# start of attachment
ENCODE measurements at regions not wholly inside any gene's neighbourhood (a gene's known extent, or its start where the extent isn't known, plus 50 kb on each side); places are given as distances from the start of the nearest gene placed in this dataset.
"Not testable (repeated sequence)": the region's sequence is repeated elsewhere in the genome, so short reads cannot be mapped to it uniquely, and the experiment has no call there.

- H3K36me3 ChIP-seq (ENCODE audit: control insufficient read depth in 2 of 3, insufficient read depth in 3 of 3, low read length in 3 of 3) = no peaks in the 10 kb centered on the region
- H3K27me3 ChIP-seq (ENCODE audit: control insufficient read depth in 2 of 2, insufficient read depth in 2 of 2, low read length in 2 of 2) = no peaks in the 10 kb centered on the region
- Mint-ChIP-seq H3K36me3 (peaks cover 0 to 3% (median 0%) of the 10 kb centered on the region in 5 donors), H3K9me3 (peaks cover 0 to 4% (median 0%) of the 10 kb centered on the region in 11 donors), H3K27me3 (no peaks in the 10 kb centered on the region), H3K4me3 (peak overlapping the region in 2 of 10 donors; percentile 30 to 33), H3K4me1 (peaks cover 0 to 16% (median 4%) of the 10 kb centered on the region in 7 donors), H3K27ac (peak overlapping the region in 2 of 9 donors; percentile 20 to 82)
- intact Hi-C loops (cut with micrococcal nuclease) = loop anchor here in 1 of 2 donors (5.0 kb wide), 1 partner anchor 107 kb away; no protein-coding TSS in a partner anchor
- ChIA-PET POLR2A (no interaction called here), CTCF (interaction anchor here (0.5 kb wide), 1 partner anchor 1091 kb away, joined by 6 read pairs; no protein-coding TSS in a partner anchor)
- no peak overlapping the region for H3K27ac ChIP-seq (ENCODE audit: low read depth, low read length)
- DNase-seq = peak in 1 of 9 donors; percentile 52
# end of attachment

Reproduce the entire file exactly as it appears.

ENCODE measurements at regions not wholly inside any gene's neighbourhood (a gene's known extent, or its start where the extent isn't known, plus 50 kb on each side); places are given as distances from the start of the nearest gene placed in this dataset.
"Not testable (repeated sequence)": the region's sequence is repeated elsewhere in the genome, so short reads cannot be mapped to it uniquely, and the experiment has no call there.

- H3K36me3 ChIP-seq (ENCODE audit: control insufficient read depth in 2 of 3, insufficient read depth in 3 of 3, low read length in 3 of 3) = no peaks in the 10 kb centered on the region
- H3K27me3 ChIP-seq (ENCODE audit: control insufficient read depth in 2 of 2, insufficient read depth in 2 of 2, low read length in 2 of 2) = no peaks in the 10 kb centered on the region
- Mint-ChIP-seq H3K36me3 (peaks cover 0 to 3% (median 0%) of the 10 kb centered on the region in 5 donors), H3K9me3 (peaks cover 0 to 4% (median 0%) of the 10 kb centered on the region in 11 donors), H3K27me3 (no peaks in the 10 kb centered on the region), H3K4me3 (peak overlapping the region in 2 of 10 donors; percentile 30 to 33), H3K4me1 (peaks cover 0 to 16% (median 4%) of the 10 kb centered on the region in 7 donors), H3K27ac (peak overlapping the region in 2 of 9 donors; percentile 20 to 82)
- intact Hi-C loops (cut with micrococcal nuclease) = loop anchor here in 1 of 2 donors (5.0 kb wide), 1 partner anchor 107 kb away; no protein-coding TSS in a partner anchor
- ChIA-PET POLR2A (no interaction called here), CTCF (interaction anchor here (0.5 kb wide), 1 partner anchor 1091 kb away, joined by 6 read pairs; no protein-coding TSS in a partner anchor)
- no peak overlapping the region for H3K27ac ChIP-seq (ENCODE audit: low read depth, low read length)
- DNase-seq = peak in 1 of 9 donors; percentile 52